Discovered accidentally in 1900 when a donkey disappeared through the ground, these catacombs make up the largest-known Roman burial site in Egypt and one of the last major works of construction dedicated to the religion of ancient Egypt. Demonstrating Alexandria’s hallmark fusion of Pharaonic and Greek styles, the architects used a Graeco-Roman approach. The catacombs consist of three tiers of tombs and chambers cut into bedrock to a depth of 35m (the bottom level is flooded and inaccessible).
Entry is through a spiral staircase; the bodies of the dead would have been lowered on ropes down the centre of this circular shaft. The staircase leads off to a rotunda with a central well piercing down into the gloom of the flooded lower level. When the catacombs were originally constructed in the 2nd century AD, probably as a family crypt, the rotunda would have led only to the triclinium (to your left) and principal tomb chamber (straight ahead). But over the 300 years that the tomb was in use, more chambers were hacked out until it had developed into a hive that could accommodate more than 300 corpses.
The triclinium was a banqueting hall where grieving relatives paid their last respects with a funeral feast. Mourners, who returned to feast after 40 days and again on each anniversary, reclined on the raised benches at the centre of the room around a low table.
Back in the rotunda, head down the stairs to the principal tomb, the centrepiece of the catacombs. Here, an antechamber with columns and pediment leads through to an inner sanctum. The typical Alexandrian-style decoration shows an odd synthesis of ancient Egyptian, Greek and Roman funerary iconography. The doorway to the inner chamber is flanked by figures representing Anubis, the Egyptian god of the dead, but he is dressed as a Roman legionary and sports a serpent’s tail representative of Agathos Daimon, a Greek divinity.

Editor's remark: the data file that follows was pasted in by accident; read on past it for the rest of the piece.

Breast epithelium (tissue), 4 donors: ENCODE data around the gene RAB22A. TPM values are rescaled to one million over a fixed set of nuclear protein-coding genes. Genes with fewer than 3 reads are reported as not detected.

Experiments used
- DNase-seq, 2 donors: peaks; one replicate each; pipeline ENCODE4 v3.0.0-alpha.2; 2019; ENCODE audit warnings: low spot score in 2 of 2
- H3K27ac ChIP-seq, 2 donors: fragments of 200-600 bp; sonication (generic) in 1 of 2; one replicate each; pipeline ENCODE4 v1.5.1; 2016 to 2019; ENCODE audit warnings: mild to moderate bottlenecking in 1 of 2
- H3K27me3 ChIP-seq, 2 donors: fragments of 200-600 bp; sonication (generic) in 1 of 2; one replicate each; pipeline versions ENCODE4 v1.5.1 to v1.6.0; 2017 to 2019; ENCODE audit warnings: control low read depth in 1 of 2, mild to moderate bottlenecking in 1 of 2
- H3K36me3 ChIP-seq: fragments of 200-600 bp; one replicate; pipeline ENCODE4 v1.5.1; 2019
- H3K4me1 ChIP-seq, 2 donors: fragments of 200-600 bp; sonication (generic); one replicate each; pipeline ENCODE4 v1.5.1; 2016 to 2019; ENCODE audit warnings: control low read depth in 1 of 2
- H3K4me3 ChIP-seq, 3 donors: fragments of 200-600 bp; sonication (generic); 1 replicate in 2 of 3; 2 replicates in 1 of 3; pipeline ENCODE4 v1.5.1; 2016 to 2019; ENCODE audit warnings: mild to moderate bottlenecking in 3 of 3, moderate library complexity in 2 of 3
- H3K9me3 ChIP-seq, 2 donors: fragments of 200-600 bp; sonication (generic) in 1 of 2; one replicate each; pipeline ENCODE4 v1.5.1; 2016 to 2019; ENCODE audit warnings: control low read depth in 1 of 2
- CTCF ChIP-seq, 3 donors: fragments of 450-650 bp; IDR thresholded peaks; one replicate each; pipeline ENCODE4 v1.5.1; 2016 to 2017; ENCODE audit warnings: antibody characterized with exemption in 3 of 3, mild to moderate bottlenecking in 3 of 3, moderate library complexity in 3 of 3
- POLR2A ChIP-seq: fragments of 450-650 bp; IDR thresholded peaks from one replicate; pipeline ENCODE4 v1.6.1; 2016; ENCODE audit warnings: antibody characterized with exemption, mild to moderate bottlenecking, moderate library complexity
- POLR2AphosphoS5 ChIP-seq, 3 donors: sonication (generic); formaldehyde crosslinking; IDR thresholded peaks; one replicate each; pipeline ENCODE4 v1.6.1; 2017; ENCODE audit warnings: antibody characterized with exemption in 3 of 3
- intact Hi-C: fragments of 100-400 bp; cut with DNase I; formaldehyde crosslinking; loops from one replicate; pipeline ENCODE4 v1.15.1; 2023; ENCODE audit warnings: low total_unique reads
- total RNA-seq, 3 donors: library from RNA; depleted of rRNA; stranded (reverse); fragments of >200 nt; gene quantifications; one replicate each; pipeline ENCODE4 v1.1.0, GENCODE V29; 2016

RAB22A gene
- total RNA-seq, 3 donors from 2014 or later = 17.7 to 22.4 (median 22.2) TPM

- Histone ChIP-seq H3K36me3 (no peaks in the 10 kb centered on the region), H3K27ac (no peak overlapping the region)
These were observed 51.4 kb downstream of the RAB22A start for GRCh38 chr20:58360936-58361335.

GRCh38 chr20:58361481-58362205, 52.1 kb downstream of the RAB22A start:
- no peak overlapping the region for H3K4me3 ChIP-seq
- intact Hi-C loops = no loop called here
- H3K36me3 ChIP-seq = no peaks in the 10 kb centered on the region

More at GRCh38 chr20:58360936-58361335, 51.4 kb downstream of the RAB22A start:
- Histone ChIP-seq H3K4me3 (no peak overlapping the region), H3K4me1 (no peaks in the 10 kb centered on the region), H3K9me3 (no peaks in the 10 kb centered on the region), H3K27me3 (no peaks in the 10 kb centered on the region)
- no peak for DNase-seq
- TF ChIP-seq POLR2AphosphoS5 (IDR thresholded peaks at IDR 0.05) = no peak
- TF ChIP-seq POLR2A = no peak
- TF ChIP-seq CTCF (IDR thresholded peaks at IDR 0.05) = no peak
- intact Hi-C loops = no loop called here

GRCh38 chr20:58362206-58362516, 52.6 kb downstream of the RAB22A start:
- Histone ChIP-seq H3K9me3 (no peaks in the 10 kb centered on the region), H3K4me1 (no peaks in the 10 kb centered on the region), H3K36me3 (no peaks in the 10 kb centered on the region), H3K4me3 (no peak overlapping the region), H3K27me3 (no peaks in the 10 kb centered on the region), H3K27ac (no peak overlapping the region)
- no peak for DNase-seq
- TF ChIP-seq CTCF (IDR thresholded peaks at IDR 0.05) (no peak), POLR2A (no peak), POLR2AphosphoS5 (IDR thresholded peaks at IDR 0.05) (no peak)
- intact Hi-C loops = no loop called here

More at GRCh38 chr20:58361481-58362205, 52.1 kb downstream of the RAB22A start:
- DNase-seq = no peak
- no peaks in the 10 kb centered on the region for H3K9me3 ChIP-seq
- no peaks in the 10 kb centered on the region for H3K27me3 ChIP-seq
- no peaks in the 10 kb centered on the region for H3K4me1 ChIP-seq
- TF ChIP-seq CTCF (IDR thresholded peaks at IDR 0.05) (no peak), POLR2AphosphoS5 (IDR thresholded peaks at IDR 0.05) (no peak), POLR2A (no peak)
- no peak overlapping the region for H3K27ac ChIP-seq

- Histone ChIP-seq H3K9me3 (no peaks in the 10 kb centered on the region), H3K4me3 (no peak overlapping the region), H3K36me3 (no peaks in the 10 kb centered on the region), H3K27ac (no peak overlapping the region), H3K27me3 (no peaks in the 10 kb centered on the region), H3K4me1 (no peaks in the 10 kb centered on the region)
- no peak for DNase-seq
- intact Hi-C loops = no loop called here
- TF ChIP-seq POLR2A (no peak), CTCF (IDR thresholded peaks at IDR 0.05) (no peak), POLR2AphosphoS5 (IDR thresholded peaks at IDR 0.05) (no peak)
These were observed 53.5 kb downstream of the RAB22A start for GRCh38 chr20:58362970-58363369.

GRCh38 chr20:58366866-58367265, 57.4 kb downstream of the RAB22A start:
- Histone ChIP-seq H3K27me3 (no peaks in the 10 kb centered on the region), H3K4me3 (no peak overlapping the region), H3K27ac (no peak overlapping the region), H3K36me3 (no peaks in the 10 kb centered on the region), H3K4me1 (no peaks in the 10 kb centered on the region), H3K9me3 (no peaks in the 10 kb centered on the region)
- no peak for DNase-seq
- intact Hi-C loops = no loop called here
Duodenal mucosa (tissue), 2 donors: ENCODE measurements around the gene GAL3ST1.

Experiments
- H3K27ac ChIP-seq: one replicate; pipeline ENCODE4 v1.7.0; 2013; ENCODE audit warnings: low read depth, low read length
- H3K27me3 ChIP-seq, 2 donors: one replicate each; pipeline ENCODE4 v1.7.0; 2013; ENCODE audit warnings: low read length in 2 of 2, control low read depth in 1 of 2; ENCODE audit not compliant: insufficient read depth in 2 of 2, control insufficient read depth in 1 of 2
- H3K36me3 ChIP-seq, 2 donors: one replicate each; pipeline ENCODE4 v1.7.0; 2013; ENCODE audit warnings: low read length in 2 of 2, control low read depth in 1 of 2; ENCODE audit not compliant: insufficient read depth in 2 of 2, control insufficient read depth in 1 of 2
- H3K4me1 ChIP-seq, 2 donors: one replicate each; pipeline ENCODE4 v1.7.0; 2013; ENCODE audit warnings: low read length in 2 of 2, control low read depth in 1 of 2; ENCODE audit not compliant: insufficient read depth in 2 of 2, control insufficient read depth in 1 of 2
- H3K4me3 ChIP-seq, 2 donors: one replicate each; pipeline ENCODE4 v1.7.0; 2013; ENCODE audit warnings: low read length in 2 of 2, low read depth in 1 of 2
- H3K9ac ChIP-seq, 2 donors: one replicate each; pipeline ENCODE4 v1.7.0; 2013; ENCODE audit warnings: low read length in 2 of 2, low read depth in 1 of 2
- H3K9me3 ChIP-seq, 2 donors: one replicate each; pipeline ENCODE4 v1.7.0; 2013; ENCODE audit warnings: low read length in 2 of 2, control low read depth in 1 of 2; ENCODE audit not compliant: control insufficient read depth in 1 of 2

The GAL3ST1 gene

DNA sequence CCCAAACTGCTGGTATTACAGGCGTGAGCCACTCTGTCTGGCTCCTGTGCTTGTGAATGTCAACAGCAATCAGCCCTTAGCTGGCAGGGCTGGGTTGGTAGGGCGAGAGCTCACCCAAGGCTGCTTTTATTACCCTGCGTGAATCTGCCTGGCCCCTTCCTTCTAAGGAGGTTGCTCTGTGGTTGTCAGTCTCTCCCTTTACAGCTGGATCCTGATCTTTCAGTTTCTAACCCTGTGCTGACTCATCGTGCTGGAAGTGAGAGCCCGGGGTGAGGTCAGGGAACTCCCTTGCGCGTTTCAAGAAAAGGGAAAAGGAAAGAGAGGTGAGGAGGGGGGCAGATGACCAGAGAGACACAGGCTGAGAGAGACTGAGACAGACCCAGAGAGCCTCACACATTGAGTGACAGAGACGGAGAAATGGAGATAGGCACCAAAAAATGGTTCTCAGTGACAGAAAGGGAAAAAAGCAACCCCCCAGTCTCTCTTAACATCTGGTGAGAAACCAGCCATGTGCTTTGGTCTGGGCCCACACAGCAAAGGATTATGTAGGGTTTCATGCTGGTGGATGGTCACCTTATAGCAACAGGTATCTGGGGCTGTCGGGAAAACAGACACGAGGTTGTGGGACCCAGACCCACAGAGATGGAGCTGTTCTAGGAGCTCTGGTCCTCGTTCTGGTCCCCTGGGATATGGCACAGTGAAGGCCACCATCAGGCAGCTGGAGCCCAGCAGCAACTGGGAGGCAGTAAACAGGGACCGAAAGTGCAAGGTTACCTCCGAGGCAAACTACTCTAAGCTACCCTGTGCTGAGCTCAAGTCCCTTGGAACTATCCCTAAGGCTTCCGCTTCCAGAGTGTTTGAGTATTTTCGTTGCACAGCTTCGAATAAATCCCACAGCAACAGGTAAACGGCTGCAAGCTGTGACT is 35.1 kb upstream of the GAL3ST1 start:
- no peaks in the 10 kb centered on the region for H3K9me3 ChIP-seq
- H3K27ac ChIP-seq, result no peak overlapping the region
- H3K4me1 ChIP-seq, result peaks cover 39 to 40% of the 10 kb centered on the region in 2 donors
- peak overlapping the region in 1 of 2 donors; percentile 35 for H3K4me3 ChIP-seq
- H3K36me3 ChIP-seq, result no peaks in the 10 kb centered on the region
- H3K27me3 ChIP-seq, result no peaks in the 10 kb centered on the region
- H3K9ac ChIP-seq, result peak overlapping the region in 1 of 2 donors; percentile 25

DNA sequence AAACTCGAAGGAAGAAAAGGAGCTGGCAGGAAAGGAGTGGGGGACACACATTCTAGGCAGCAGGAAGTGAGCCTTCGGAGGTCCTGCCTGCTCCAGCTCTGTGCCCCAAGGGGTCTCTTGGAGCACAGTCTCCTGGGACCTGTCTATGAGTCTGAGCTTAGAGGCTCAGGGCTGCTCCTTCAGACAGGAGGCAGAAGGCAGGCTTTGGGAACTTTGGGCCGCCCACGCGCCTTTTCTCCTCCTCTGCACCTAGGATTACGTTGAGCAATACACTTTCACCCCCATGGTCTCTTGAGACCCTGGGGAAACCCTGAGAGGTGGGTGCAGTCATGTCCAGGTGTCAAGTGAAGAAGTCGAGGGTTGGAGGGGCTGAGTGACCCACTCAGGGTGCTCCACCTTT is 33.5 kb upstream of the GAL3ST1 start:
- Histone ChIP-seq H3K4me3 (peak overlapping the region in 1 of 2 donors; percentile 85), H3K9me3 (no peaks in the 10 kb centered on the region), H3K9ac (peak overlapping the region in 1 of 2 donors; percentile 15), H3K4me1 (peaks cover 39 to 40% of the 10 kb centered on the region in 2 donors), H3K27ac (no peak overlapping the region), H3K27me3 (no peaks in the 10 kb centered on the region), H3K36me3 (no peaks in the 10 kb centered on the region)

From the antechamber a couple of short passages lead to a large U-shaped chamber lined with loculi – the holes in which the bodies were placed. After the body (or bodies, as many of the loculi held more than one) had been placed inside, the small chamber was sealed with a plaster slab.
Back up in the rotunda, four other passageways lead off to small clusters of tombs. One of these gives access to an entirely different complex, known as the Hall of Caracalla. This had its own staircase access (long-since caved in) and has been joined to Kom Ash Shuqqafa, which it pre-dates, by industrious tomb robbers who hacked a new passageway. Beside the hole in the wall, a painting shows the mummification of Osiris and the kidnapping of Persephone by Hades, illustrating ancient Egyptian and Greek funerary myths.
As impressive as all this sounds, if you’ve been to the tombs on Luxor’s west bank, Kom Ash Shuqqafa will surely leave you underwhelmed: most of the walls are unadorned, nearly all the paintings having faded to invisibility.
You can easily walk to the catacombs from Pompey's Pillar, which is also located in Carmous. If walking from the pillar, start from in front of the ticket office. With your back to the entrance, take the small street to the right, slightly uphill and away from the tram tracks. Follow this street for several hundred metres past a small mosque on the left; the entrance to the catacombs is in the next block on your left. A taxi from Midan Saad Zaghloul to the catacombs costs around LE35.